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sible of what they lose by such a fatal practice, their health, their credit, and their peace of mind here, and, what is an infinitely greater loss, their souls hereafter ; could . they but feel the comfort of being sober, and careful, and prudent ; of breeding up their families in decency and order ; of being affectionate to the wife of their bosom, and doing their duty to the children, which the Lord hath given them : certain I am, that they would flee from the unwholsome, intoxicating liquor, as " from the face of a “serpent;" and from those haunts which furnish them with it, as from “ the pit " of hell."

We will now consider, in the second and last place, the duty of not wasting the fragments of our time. If the present life were the whole of our being; if, after having been in this world for a few years, it was ordained that man should go hence, and be no more “ seen” in any other place; we might then say, with some of the thoughtless heathen, 66 let us eat and drink, for to-morrow we “ die;". and apply our time to no other purpose than amusement, or worldly business, or waste it in complete idleness. But, my christian brethren, this life is only an infinitely short part of our existence; there is a state beyond the grave; " whither we

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“ are going," that shall last for ever ; a state of happiness to the wise and good, and of misery to the foolish and wicked. Yet a little while, and we shall all follow our fathers to the tomb. Yet a little while, and “the trumpet shall sound, and the dead « shall be raised.” Yet a little while, and

we shall all stand before the judgment- seat of Christ, to receive according to " the deeds done in our bodies, whether they “ be good, or whether they be evil.” Yet a little while, and we shall all receive one or other of these two sentences, -" Come, “ye blessed of my Father, receive the king“ dom prepared for you from the foundation " of the world;" or, “ Depart from me, ye “ wicked, into everlasting fire prepared for “ the devil and his angels.” Hence you see, it becomes a matter of infipite consequence to us, in what manner we pass our time during our stay in this life ; and a Juty of great importance not to waste even “the fragments" of it, but to apply then to the glory of God, the good of our neighbour, and the benefit of our own souls. I do not mean to say, that none of our time should be spent in innocent enjoyment; because this would be telling you what the scriptures do not warrant me to assert. No, God is too good a master to expect such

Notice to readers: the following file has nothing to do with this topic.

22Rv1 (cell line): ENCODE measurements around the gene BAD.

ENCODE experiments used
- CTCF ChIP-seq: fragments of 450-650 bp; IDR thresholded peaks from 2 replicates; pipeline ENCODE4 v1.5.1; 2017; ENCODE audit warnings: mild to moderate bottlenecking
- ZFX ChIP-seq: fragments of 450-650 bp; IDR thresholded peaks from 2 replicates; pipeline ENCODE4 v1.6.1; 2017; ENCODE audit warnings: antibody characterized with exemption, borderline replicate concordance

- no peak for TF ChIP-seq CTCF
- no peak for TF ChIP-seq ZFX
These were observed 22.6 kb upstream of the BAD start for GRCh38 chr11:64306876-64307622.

severe service from us. He is willing that man should

rejoice in the work of his “ hands;" He has told us that there is “ " time to laugh," as well as to be sad; all He expects is, that our pleasures should be innocent, and have nothing of vice in them; and that while we amuse ourselves, we should not forget Him. If we are good stewards of our time, we shall find sufficient oppor. tunity of reasonable and virtuous enjoyment; without taking those portions from it, which ought to be given to God, and to our callings of life. We may, at proper seasons, seek for wholsome and rational recreation, both without doors and within ; though, I believe, it will be found by those who have tried the experiment, that, next to the pleasures afforded by religion and benevolence, by worshipping God, and doing good to man ; the best, the purest, and the most durable, are those, which we receive in the bosom of our own, families, and making our wives and children partners in our joys. But, though some of the

fragments of our time may be thus applied ; yet the greater part of them should certainly be devoted to “ the one thing “ needful,” the care of our everlasting salvation. When we consider how much a christian has to do in this life, that he may secure a happy immortality; how many enemies he has to contend* with, “ the “ world, the flesh, and the devil;" how many spiritual dangers he has to guard against ;' he will certainly see, that he has not much time to spare for the common amusements of life. Nay, what is more, he will also see, that even its necessary business should not prevent him from strictly attending to his religious duties. To neglect God for the sake of “the meat that perisheth ;" is as bad as forgetting Him in diversion or idleness. It may, indeed, increase a man's gains here, but it will be attended with térrible loss in the end. - For what shall it

profit a man, if he gain the whole world, 5 ånd lose his own soul; or what shall a " man give in exchange for his soul?”


[For the Fifth Sunday in Lent.]

JOHN viji. 51.

Verily, verily, I say unto you, if a man keep

my saying, he shall never see death.


HE portion of scripture appointed for

the gospel of the day relates a conversation which Jesus had with the unbelieving Jews, in the Temple at Jerusalem. It is taken from a chapter, in which Christ endeavours to convince his hearers that he was come from God; and that they were in a most dangerous state, if they did not believe in him: in which he proves to them the divinity of his person, and the dignity of his office; and rebukes their hardness of heart, which would lead them to reject, persecute, and crucify them, and make them at last die in their sins. " Which of you," says he,

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